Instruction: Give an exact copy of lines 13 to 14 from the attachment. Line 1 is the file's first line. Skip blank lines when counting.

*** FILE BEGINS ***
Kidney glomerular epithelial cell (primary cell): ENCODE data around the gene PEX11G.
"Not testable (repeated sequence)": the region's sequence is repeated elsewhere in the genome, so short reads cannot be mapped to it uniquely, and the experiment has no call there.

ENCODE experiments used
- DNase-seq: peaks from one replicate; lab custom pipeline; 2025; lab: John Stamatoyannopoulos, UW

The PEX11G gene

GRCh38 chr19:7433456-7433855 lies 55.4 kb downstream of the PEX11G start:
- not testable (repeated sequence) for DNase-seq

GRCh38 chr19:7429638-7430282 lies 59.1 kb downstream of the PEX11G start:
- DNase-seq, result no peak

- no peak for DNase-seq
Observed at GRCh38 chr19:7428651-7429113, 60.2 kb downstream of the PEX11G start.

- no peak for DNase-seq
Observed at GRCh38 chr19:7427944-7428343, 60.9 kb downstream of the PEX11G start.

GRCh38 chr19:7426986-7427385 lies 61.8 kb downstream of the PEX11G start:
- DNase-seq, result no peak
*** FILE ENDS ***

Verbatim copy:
Observed at GRCh38 chr19:7427944-7428343, 60.9 kb downstream of the PEX11G start.

GRCh38 chr19:7426986-7427385 lies 61.8 kb downstream of the PEX11G start: